Unrelated to this incident, I continue to find that the set designer on the other show I am directing is still dragging his feet on finalizing plans for some aspects of our set. This is an attempt to back us into a corner so that I have to adjust my vision of our production to accommodate his overworked schedule and bullying temperament. Clearly, from these several incidents I needed a reminder that in my line of work not all people are either good or collaborative. I tend to be an optimist and an idealist but constant exposure to this kind of selfish, self-serving and underhanded behavior wears me down and makes me very bitter towards all but a handful of altruistic individuals.

On Work Ethics

There always seems to be drama in the Theatre. I just found out that a former student of mine who I advocated for to be in Dreamgirls with me was very disrespectful to our employer regarding an unscheduled absence. I don’t know why it is so difficult for people to take theatrical employment, especially acting jobs, seriously. Acting is a job like any other with its fair share of positives and negatives. And despite what many “civilians” think it is not all fun and games, and there are many, many days when I don’t feel like doing it! That said, if you accept employment in the Theatre, and are being paid for your efforts, it is your responsibility to treat it with the same seriousness as any other vocation. If you can’t do that then you do not belong in the business!. And if you are sick and need time off get a note. Botton line: treat the job with respect, get a note in the event of an illness, and just in general cover your ass. Anything less is a disservice to all parties involved.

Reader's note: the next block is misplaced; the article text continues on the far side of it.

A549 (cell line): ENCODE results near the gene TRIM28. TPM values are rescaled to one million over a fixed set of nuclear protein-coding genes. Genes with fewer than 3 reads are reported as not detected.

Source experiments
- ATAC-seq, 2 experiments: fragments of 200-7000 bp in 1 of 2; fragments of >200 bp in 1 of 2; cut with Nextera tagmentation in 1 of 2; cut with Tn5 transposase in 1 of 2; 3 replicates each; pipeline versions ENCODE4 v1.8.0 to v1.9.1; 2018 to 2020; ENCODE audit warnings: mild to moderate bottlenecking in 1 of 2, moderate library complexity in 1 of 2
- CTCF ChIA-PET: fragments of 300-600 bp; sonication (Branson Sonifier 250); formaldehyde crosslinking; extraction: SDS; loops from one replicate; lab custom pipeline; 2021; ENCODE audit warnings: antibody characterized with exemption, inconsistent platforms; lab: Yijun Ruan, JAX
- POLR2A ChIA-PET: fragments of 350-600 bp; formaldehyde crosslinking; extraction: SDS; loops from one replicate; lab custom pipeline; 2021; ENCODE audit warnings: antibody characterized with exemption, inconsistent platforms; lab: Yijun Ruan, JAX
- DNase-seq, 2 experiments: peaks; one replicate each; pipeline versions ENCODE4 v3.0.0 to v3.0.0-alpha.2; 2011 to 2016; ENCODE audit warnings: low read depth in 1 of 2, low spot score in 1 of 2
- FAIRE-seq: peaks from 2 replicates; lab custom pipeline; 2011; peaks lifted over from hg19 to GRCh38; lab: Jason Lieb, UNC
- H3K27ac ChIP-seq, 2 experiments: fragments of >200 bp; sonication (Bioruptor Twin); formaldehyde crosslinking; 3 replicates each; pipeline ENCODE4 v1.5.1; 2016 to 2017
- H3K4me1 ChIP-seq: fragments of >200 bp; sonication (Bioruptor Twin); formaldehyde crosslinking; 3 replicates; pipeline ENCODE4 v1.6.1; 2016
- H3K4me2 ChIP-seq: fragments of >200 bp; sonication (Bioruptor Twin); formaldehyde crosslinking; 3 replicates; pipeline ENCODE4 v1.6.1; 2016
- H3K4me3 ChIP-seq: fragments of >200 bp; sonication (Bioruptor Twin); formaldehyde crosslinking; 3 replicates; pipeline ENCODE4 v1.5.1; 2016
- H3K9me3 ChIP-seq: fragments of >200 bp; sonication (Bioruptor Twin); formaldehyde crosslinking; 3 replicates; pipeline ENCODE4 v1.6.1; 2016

There is no denying that life for me since moving to Virginia is never full enough of exciting and unique experiences. And since  turning forty I have had even fewer moments of lasting life significance. It’s something that desperately needs changing. Today I am happy to report one such positive occurrence. Yesterday, Nancy and I attended the MetOpera production of Siegfried at the Muvico 14 across from Town Center in Fredericksburg. Starting at noon, the performance came down at 5:30 PM with two well-placed and much-needed intermissions. This third installment of Robert Lepage’s re-imagined Ring Cycle is perhaps the best of the lot to date. Sumptuous visuals (waterfalls, fire pyres, and three-dimensional wildlife) coupled with excellent performances by Jay Hunter Morris asSiegfried,” Deborah Voigt asBrunnhilde,” Bryn Terfel as The Wanderer,” and Gerhard Siegel as “Mime” made for a thoroughly enjoyable, if daunting afternoon. In my daily grind, the unenjoyable, the mundane, and the repetitive are the norm. Yesterday it was nice to break with that and experience high art at its finest.